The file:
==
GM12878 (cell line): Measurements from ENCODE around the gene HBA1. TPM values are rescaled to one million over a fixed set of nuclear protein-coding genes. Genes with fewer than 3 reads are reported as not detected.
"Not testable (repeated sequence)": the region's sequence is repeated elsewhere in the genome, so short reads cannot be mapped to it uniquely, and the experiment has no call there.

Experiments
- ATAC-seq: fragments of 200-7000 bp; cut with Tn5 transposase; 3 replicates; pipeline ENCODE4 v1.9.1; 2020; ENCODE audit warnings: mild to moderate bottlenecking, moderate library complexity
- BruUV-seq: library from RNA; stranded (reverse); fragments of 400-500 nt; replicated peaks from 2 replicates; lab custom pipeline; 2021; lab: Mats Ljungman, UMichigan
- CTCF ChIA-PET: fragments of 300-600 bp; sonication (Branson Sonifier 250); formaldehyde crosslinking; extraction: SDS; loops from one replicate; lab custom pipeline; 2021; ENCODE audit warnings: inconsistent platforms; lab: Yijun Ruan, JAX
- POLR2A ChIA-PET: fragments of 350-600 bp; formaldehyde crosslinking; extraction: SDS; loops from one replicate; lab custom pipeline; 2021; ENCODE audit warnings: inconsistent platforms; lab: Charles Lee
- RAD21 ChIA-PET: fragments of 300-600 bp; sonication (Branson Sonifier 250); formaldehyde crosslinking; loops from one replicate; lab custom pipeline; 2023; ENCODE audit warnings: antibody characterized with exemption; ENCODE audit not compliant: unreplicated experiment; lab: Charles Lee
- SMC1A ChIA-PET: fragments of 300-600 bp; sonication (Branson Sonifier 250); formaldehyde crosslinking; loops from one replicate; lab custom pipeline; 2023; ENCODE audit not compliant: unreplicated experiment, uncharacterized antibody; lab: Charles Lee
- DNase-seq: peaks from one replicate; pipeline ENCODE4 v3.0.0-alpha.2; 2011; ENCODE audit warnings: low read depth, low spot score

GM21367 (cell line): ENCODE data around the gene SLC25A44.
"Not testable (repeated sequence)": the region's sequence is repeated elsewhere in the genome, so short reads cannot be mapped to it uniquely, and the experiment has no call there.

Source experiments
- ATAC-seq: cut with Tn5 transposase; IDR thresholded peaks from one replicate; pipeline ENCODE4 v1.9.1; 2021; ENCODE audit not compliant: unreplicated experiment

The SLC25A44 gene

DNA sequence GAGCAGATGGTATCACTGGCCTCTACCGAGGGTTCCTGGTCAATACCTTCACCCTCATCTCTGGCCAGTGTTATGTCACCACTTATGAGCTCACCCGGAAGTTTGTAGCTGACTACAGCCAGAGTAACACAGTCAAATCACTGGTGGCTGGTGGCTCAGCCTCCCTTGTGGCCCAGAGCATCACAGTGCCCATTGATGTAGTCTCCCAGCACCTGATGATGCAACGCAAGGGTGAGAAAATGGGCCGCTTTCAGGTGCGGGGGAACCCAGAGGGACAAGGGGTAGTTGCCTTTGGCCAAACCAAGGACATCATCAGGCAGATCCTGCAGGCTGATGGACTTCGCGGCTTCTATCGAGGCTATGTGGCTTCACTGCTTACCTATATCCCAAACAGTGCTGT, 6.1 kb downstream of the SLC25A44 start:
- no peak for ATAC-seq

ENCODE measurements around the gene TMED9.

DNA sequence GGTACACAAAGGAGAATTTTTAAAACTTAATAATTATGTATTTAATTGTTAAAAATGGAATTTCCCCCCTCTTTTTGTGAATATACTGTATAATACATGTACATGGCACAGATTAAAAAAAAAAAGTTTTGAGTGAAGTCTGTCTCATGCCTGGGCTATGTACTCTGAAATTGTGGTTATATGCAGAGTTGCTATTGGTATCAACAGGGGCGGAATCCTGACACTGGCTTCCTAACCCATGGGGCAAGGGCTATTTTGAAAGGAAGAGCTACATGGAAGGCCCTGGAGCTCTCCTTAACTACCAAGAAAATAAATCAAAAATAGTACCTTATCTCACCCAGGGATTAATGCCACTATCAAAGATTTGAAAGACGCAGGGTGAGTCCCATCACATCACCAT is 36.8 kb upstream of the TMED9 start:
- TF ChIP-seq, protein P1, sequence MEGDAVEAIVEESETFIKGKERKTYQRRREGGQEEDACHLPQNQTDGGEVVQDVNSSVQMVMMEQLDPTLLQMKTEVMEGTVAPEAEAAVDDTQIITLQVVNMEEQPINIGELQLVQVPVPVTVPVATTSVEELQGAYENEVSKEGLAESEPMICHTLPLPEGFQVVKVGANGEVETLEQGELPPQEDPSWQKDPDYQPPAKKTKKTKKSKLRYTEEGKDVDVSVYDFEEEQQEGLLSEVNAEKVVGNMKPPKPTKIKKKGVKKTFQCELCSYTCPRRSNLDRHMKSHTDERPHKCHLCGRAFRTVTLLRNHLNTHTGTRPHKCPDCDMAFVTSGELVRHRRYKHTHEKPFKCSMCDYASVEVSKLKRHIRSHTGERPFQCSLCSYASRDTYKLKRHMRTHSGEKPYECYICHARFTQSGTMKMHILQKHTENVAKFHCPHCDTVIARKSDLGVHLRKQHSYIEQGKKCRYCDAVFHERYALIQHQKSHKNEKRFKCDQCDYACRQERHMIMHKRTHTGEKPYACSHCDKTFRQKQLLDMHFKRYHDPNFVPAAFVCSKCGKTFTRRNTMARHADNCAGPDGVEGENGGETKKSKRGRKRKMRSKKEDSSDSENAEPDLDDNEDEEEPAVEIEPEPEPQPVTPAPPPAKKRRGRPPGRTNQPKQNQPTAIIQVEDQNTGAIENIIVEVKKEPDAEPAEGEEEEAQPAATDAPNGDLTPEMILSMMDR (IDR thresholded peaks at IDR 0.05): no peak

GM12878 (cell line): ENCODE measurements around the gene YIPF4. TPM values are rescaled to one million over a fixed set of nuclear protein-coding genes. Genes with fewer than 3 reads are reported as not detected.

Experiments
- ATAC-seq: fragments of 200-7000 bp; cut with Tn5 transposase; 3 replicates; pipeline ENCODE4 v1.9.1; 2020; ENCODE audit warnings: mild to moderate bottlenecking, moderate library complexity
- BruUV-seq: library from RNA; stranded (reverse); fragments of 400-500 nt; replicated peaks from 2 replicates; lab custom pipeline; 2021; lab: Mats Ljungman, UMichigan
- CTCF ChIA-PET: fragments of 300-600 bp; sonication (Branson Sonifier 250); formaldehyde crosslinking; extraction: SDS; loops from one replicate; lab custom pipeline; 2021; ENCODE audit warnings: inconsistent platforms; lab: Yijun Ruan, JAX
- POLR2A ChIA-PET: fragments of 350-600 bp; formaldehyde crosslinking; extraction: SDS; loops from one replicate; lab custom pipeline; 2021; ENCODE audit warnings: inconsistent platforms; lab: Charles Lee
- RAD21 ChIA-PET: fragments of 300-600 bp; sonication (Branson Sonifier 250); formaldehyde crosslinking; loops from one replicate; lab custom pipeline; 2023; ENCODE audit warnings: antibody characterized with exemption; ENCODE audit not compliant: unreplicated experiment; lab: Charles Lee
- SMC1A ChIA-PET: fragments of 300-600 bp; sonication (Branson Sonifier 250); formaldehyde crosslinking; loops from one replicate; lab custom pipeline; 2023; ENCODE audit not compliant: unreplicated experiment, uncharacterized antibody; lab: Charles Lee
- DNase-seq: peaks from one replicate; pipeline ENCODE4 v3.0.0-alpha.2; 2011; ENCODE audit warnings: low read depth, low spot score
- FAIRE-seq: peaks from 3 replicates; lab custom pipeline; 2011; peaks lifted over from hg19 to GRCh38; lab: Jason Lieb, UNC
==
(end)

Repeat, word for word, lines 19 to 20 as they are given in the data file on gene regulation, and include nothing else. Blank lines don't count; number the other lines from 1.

DNA sequence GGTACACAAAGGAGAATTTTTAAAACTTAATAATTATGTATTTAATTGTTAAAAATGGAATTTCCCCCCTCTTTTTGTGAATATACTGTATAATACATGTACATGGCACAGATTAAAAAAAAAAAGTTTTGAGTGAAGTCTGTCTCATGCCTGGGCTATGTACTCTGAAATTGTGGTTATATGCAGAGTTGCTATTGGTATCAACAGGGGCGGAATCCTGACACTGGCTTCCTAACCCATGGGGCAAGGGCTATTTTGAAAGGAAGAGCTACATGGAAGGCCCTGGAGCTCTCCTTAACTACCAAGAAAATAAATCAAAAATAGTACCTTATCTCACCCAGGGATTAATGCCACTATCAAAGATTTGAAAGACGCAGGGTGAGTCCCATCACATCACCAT is 36.8 kb upstream of the TMED9 start:
- TF ChIP-seq, protein P1, sequence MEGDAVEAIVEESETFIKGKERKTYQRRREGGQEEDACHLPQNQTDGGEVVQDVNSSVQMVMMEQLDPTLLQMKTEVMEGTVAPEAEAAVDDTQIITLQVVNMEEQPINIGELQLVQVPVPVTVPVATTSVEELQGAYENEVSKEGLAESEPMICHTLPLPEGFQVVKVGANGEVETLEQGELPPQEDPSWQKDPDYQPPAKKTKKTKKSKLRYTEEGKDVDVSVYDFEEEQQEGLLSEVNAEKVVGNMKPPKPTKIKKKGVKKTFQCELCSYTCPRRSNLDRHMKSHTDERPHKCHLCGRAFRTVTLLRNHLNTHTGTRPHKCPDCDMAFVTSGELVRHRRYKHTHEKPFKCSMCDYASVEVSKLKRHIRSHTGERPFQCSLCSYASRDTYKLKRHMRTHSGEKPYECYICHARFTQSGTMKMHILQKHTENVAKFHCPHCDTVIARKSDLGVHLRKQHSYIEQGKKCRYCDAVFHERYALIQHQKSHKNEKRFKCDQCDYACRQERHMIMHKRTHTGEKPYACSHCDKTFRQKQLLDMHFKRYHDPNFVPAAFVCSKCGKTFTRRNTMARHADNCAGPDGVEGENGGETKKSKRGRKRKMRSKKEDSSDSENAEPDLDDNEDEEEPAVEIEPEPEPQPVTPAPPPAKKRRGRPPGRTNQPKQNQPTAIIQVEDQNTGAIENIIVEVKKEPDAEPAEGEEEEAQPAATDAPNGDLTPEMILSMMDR (IDR thresholded peaks at IDR 0.05): no peak